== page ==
Tuesday, July 13, 2010

Close The Loop

At the conclusion of your presentation, your audience wants you to wrap up the loose ends and bring everything into perspective. I call this “closing the loop.”

Most mediocre presenters close their presentations by saying something like this, “Well, that’s it. Are there any questions?” There may be a question or two, then, realizing they are out of time (or have exceeded their time), presenters say, “It looks like we are out of time. Thanks for coming.”

The outstanding presenter chooses a different closing. Rather than closing on the thoughts of an audience member, the exceptional presenter stops for questions several minutes before the conclusion of her presentation. After responding to questions and inviting the thoughts of others, she delivers her strong closing (the message she wants her audience to repeat long after her presentation), and ends with a simple and powerful, “thank you.” Closing the loop can be as easy as rephrasing your opening statement. Here is how it works:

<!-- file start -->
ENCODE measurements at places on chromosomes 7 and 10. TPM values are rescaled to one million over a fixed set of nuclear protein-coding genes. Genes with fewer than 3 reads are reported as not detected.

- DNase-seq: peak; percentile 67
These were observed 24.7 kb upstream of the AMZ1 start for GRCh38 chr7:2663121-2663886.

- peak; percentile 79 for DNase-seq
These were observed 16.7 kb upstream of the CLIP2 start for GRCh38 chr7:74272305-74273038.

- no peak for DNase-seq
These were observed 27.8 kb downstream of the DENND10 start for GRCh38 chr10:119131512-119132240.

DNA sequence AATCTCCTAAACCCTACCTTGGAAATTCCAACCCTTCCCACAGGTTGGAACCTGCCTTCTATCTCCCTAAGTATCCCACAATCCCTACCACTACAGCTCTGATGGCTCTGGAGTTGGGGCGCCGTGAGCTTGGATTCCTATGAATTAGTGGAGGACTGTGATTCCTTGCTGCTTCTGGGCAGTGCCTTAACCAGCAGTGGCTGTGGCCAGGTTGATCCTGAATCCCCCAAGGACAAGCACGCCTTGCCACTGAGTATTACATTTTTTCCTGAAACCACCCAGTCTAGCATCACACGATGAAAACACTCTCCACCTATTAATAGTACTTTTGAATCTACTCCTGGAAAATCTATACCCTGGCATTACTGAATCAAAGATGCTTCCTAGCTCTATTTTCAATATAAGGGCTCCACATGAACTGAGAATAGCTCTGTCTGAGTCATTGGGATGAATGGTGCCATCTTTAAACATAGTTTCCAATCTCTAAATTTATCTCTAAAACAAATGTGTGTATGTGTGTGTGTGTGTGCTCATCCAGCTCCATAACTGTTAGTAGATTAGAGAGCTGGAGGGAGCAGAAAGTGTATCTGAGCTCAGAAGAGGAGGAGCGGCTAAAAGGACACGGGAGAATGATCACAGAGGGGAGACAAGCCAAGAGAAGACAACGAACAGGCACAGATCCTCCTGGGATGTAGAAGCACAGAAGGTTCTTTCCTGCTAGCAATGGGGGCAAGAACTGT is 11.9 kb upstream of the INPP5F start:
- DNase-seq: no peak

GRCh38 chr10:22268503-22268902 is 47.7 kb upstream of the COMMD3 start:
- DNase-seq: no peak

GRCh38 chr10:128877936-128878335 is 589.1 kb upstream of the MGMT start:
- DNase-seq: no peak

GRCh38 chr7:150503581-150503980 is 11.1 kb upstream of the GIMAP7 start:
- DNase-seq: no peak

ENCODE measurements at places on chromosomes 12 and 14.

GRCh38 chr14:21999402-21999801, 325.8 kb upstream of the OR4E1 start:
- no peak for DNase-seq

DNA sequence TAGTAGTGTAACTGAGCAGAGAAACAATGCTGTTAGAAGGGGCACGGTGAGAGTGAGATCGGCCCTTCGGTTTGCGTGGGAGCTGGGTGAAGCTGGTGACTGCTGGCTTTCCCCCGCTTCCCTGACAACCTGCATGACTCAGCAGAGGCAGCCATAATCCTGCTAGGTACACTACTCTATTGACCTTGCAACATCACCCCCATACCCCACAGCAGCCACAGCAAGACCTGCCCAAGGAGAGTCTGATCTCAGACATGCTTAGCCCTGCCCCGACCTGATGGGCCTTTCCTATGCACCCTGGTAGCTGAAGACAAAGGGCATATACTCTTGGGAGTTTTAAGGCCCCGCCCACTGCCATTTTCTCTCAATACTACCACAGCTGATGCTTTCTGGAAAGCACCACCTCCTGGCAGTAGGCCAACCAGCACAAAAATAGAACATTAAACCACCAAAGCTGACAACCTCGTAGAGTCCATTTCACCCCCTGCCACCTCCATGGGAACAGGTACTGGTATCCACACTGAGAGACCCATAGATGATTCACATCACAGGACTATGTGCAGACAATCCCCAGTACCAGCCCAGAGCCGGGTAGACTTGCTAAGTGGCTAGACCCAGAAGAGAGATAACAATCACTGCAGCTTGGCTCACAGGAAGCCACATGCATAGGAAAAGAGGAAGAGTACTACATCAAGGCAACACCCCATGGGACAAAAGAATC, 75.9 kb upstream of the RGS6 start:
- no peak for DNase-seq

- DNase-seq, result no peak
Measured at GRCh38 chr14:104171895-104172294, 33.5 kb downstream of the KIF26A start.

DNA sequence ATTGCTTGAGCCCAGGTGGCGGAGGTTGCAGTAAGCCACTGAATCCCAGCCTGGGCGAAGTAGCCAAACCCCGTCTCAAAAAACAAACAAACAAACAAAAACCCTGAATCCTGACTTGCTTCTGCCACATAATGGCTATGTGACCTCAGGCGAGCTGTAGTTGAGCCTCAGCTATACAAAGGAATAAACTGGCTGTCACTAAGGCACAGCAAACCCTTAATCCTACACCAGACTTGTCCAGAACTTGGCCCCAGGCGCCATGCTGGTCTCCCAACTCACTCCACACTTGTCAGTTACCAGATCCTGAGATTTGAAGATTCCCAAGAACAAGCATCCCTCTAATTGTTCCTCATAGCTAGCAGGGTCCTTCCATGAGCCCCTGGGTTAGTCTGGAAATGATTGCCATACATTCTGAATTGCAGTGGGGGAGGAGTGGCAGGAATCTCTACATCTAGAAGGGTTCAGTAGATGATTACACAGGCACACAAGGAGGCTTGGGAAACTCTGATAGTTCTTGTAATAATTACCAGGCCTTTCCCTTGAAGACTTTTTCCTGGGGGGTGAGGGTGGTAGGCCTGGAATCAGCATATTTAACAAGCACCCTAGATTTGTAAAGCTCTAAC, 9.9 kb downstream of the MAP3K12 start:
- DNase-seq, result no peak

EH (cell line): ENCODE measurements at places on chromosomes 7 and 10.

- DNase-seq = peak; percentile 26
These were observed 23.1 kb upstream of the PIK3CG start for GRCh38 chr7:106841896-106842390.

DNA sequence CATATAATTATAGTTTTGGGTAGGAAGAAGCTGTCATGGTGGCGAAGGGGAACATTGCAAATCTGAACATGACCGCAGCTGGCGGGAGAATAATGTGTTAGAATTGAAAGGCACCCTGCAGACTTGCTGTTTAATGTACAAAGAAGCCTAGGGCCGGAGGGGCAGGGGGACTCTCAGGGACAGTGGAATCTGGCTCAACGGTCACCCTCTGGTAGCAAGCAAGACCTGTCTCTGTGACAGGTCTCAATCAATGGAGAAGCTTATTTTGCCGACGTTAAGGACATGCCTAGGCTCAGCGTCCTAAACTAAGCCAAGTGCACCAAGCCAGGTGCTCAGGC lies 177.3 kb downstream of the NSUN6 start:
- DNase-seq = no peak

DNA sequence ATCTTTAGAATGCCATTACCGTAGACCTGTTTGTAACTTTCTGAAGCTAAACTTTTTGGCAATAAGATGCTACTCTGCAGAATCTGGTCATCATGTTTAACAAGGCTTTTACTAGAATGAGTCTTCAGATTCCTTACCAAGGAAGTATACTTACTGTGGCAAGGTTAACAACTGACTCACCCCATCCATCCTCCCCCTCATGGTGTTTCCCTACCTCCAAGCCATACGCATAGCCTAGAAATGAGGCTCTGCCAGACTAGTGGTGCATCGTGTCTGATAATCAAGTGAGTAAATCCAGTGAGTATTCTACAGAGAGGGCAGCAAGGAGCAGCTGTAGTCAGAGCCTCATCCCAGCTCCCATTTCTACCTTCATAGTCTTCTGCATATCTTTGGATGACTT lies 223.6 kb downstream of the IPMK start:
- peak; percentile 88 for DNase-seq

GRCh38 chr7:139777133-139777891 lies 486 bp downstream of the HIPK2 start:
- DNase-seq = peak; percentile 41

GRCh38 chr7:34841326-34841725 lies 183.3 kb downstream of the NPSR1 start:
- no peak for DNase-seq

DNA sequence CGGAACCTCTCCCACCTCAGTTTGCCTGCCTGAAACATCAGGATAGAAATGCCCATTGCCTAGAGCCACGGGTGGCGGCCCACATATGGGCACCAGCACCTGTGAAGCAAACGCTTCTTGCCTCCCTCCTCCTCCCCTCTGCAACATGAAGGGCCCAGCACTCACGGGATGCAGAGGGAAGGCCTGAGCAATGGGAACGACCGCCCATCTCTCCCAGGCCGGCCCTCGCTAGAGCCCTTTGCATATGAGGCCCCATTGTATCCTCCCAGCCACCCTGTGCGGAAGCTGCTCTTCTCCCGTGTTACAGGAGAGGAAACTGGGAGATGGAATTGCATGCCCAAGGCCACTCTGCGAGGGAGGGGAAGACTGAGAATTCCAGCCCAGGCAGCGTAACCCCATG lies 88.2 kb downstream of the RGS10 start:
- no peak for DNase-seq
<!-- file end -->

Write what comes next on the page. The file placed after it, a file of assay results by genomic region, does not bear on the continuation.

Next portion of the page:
Opening (The very first words spoken):
“Organizations around the world suffer from a shortage of good presenters. If you can do well what so many others do marginally, then you will be more successful. Good morning, I’m Mark Tamer and welcome to Presentations from A to Z.”

Closing (The very last words spoken AFTER the optional Q&A session):
“Remember, most organizations around the world suffer from a shortage of good presenters. As you leave here today, you are fully prepared to elevate yourself above the valley of mediocre presenters, and deliver exciting, effective presentations that promote your success! Thank you.”

Notice that you end with the two words “thank you.” These are the perfect words to let your audience know that the presentation has ended. Avoid diluting these two words by attaching superfluous words such as, “Thank you for being here today, this has been great and I truly appreciate it. I’ll be in the hallway if anyone wishes to…blah, blah, blah.”These extra words dilute your crisp closing and create the Alfred Hitchcock mystery effect. You have seen it, the awkward time when you are left wondering if it is over, is there more, or is it time to applaud?

If you feel compelled to convey extraordinary appreciation or to provide public service announcements, do so before your closing statement and the final “thank you.” Then smile as you receive a standing ovation!

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